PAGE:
Delay in implementation of Third Money Laundering Directivewill be a challenge for designated bodies. Policy makers in this, as in any other area, must ensure that industry is fully informed of its obligations in sufficient time to allow industry to plan to meet its obligations. The Third Money Laundering Directive (Directive 2005/60/EC) and implementing measures (Directive 2006/70/EC) (the "Directive") are due to be implemented in Ireland on 15 December 2007. The Directive is designed to consolidate the existing regime and introduce new anti-money laundering and counter-terrorist financing requirements ("AML/CTF") across the European Union. The Department of Finance, along with the Department of Justice, have confirmed that the new legislation will not be published until mid to late January. We understand that there will be a period of consultation before the legislation is finalised which might not be until March next. Although the requirement to implement procedures to prevent and detect both money laundering and the financing of terrorism are not new, the Directive will introduce some important changes to that regime which will require careful planning from affected firms, (referred to in Irish legislation as "designated bodies"). It is important to note the Directive's requirement that the board of directors of each designated body must be able to demonstrate that they have "adequate and proportionate policies and procedures of customer due diligence, reporting, record keeping, internal control, risk assessment, risk management, compliance management and communication". It takes time to put these processes and procedures in place and the delayed implementation will no doubt be welcomed by designated bodies although it may lead to some confusion where for example, a designated body has clients in Member States that have implemented the Directive and as such are expecting the new regime to apply. Application of a risk based approach The Directive uses the terminology "Customer Due Diligence" ("CDD") which is the term used to describe the process whereby designated bodies form a reasonable belief as to the true identity of each customer, the type of business it is involved in and the transactions the customer is likely to make. Designated bodies will need to have processes and procedures in place which will collect a range of information sufficient to allow that firm to identify and verify each customer, take reasonable measures to identify and verify...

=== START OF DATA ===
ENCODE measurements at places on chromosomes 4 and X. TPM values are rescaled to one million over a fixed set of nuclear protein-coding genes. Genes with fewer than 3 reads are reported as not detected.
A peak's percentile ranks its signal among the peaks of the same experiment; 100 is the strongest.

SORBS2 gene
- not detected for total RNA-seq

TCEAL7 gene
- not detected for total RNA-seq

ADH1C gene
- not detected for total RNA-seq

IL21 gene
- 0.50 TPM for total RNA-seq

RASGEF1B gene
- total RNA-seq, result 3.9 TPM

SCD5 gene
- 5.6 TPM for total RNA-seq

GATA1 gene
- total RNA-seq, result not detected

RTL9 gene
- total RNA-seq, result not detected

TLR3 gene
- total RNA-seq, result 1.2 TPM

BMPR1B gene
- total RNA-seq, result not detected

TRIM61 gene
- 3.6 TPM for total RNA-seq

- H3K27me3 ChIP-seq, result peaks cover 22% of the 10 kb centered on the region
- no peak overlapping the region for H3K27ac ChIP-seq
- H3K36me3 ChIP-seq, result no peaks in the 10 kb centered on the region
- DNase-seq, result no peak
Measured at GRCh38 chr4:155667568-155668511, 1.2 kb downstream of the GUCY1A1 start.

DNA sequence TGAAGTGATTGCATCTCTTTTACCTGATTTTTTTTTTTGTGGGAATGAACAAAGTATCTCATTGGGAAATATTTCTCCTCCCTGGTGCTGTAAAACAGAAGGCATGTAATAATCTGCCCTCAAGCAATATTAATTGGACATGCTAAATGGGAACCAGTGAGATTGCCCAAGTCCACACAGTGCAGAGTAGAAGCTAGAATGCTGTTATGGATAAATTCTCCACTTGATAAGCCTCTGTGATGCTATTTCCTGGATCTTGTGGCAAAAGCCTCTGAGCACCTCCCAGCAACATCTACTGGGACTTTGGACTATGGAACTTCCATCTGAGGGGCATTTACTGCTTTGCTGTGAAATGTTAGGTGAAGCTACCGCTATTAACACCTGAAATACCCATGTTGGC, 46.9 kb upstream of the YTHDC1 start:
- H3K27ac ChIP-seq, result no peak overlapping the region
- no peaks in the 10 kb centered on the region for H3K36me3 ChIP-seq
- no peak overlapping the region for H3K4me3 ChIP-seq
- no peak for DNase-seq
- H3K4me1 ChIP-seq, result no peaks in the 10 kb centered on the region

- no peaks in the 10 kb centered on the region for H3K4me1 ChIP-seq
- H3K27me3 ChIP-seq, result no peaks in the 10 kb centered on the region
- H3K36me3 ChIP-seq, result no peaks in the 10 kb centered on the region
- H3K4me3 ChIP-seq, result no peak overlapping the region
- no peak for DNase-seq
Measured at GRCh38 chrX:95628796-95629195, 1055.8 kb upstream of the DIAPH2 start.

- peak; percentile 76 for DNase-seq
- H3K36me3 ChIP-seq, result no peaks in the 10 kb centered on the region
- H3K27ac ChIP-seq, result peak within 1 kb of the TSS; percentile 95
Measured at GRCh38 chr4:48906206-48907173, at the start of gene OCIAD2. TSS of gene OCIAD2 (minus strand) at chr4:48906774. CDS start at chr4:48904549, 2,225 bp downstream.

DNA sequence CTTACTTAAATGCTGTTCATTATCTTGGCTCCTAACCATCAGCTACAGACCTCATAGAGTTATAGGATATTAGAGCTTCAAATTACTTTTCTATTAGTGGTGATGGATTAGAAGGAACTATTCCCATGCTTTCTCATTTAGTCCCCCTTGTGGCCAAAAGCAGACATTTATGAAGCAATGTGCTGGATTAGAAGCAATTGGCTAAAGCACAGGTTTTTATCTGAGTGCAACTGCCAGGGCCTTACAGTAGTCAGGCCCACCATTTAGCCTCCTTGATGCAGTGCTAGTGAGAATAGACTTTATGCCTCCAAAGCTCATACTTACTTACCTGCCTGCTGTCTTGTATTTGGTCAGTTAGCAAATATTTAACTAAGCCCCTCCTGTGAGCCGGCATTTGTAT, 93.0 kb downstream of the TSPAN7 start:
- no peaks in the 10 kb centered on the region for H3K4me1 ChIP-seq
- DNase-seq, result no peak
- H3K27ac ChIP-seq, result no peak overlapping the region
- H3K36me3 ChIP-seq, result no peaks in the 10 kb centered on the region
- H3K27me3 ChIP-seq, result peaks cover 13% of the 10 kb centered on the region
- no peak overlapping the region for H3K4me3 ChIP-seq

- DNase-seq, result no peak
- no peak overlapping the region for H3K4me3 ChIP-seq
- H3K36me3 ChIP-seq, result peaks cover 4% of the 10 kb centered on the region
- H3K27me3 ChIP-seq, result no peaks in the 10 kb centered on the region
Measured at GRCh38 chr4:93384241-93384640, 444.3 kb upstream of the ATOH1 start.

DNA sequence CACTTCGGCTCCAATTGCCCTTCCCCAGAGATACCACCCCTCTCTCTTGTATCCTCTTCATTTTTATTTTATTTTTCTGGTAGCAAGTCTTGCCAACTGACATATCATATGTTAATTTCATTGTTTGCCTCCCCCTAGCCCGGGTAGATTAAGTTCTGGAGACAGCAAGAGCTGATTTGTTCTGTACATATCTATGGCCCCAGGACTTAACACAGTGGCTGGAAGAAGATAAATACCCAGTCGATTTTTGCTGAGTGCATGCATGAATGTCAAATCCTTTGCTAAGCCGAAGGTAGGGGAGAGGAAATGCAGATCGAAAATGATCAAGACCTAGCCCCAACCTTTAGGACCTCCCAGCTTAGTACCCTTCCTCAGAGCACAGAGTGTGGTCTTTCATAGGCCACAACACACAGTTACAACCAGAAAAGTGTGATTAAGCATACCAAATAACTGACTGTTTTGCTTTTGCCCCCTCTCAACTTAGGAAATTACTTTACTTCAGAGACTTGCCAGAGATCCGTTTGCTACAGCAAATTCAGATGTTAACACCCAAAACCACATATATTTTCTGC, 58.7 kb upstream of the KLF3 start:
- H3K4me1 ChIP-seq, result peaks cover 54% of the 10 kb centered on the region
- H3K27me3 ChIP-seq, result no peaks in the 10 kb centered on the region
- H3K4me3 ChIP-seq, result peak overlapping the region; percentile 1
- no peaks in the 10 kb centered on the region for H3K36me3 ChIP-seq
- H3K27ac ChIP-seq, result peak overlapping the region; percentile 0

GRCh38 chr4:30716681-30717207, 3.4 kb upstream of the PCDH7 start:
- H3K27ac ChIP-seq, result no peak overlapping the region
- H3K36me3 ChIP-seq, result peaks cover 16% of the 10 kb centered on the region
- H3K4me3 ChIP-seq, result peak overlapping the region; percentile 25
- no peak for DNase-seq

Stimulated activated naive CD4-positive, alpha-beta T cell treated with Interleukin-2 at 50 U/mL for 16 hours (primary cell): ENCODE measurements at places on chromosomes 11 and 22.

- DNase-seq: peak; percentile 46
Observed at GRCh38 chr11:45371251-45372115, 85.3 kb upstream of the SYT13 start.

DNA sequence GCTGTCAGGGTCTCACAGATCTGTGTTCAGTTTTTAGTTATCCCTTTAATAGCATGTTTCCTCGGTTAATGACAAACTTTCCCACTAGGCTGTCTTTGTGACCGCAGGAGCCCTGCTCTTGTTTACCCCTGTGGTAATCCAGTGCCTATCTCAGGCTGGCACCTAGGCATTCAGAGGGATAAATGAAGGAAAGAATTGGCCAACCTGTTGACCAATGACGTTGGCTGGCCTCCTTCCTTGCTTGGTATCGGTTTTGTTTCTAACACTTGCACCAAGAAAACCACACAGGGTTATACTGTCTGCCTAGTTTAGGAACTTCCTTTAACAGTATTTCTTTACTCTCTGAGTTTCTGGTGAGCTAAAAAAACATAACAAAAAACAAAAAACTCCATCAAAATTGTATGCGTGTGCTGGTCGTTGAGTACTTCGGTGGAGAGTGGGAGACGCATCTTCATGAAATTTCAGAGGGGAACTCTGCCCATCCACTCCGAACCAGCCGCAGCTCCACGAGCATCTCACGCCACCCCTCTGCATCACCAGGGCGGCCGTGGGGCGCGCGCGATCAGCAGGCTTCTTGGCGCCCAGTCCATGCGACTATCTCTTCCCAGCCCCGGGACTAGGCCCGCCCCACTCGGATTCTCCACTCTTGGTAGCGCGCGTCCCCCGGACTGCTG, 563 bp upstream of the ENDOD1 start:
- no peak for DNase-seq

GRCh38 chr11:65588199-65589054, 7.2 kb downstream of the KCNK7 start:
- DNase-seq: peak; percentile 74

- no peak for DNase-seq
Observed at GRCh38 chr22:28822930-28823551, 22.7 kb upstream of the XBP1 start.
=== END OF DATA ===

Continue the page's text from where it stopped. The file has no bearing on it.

The Third Money Laundering Directive Implementation Likely To Be Delayed Until Spring
|Author:||Mr Joe Beashel|
|Profession:||Matheson Ormsby Prentice|
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